In 5th grade, I finished the Little House on the Prairie series, and I remember feeling conflicted about my sadness. That was the first time I experienced the heartbreak of a literary goodbye. My teacher at the time encouraged me with the reminder that there were still so many good books to read, and that finishing Little House helped me become a better reader for them.
I experienced a similar heartbreak when I graduated from college in 1997. I muddled through weeks of not knowing who I was if I wasn’t a student. I wish I had remembered my 5th grade teacher’s advice from a decade prior, because now I see that it applies: everything I learned helped me to become a better learner.
In both heartbreaks, my solution was the same…keep reading. To quote Dr. Harapnuik, “There has never been a better time to be a learner.” I am at the end of the road for my Master’s degree, and am feeling a type of heartbreak, but I see that I am in a better position to continue in my journey because of how I have learned to see myself as a learner.
As I think about that journey ahead, I’m not sure what it will look like. I’m not sure if there is even a road! But I know how to ask the questions to get me to where I’m going. I know how to find the right people along the way. I’m not afraid to fail, and excited about all there is to learn.
I would never have thought this kind of synthesis would come out of this program. But more than digital learning, the ADL program has taught me to be prepared for an education future that doesn’t exist. I am better positioned now to be a contributor of learning for my students or anyone else that is willing to create with me a road that no one has yet taken.
This program has clarified pieces of visions I’ve had for a while, and given me a map on how to reach goals for my students, my school, and my district. I now have the language and leverage to conduct better conversations and execute plans that I know will help our students become the digital learners and leaders that THEY need to be for a future we can’t even yet imagine.
Q: What has worked for you?
A: What truly does work is the COVA framework. This final discussion post and synthesis process of our entire learning is proof of that. I’ve been putting together this last piece for my ePortfolio, and as I reflect back on the choices I’ve made in this entire program, my voice is even now being shaped as in this authentic process I am realizing all I have done.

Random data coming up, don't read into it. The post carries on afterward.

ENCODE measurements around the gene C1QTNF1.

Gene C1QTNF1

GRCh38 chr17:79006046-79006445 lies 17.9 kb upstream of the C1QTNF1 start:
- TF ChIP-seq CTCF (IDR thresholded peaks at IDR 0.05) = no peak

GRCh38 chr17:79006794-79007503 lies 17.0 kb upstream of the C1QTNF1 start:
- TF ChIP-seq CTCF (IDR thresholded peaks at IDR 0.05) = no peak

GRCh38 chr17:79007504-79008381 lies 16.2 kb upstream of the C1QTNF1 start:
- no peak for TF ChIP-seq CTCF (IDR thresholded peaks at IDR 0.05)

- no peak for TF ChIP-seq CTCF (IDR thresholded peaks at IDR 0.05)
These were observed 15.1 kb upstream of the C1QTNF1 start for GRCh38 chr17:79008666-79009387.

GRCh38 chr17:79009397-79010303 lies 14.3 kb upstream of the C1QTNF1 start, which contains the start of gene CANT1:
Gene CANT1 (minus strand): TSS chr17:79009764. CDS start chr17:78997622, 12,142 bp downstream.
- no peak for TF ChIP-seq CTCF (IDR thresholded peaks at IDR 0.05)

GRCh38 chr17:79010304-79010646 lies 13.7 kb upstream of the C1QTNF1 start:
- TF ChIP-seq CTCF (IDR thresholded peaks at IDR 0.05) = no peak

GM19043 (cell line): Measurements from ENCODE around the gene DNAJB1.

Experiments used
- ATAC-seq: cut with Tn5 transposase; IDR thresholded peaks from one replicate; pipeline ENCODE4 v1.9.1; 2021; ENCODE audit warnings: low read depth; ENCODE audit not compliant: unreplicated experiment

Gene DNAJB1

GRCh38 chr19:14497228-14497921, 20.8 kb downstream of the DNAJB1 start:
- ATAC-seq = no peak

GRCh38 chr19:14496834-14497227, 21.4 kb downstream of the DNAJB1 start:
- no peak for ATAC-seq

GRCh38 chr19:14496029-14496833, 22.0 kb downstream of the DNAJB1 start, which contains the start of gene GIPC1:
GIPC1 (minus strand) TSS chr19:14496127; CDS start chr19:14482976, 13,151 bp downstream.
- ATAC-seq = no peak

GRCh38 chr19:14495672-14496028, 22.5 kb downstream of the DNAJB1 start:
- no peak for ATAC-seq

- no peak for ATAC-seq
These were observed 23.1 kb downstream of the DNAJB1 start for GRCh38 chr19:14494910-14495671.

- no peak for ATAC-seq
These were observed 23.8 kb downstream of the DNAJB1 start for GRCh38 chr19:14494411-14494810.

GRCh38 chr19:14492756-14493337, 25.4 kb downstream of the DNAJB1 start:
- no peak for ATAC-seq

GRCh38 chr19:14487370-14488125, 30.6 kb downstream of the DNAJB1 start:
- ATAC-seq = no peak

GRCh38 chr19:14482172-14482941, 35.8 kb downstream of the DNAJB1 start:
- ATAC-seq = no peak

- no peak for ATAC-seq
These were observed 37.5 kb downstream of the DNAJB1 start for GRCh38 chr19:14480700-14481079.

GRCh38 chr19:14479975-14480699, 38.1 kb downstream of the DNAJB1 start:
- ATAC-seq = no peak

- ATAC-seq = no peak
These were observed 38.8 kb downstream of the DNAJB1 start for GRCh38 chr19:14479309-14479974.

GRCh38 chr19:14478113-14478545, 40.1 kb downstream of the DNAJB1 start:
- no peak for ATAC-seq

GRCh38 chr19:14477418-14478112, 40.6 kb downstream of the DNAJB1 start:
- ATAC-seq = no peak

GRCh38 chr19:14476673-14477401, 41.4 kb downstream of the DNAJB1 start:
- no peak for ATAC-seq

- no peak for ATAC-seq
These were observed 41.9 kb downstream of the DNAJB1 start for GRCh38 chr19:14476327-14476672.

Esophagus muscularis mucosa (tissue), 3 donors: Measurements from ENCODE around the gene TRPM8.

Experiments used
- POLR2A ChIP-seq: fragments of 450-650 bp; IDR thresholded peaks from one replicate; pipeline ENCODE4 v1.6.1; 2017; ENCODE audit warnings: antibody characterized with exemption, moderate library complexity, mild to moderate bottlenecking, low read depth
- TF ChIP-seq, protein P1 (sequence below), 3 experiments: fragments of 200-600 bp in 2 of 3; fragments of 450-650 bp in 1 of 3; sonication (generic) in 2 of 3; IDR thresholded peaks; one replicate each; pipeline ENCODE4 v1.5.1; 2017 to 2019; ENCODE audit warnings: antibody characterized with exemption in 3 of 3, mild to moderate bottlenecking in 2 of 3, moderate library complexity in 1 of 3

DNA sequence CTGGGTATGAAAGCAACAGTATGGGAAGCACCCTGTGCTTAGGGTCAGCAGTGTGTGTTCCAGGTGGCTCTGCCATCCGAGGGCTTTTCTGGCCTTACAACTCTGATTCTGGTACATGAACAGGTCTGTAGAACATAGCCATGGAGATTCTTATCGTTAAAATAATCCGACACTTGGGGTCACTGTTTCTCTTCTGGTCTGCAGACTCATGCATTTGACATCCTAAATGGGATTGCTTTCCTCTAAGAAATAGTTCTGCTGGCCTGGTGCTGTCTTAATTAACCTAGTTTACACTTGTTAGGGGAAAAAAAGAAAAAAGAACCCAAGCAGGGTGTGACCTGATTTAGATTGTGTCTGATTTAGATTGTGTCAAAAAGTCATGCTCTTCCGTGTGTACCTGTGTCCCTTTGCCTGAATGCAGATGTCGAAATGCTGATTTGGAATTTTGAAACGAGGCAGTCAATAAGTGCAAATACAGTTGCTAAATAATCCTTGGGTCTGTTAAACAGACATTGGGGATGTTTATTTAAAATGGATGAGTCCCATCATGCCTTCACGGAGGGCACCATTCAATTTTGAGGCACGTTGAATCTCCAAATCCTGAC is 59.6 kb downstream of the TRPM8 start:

Q: What can you improve upon?
A: Now that I have worked through a two year loop in my LC, I know that I can always plan better. Continual experience will recursively aid in better planning.
Q: What lessons have you learned?
A: I have learned so much… but the most important lesson is that I don’t have to know it all, that the whole point is THIS. That I will always be learning. The strengths I gain along the way will make my journey moving forward easier, and weaknesses will remain my teacher.
But also, I’ve learned the importance of collaboration and finding “my” people.
Q: Where are you looking to anticipate change?
A: I am asking next year to take over the GT work on our campus. I theorize that if I work with a smaller cohort, our work has a greater possibility of success.
Q: What is the diversity measure of your network?
A: In one way, the level of intellectual diversity is limited as I am still looking for specific stakeholders that are “disruptive ready”. I understand Torres’s point here is that great leaders are able to work and experience success with a diverse set of people, which in some ways I don’t see as relevant in initiatives such as mine. ALL are welcome, and I do believe that as far as race and culture is concerned, my personal diversity measure is strong.
Q: Are you courageous enough to abandon the past?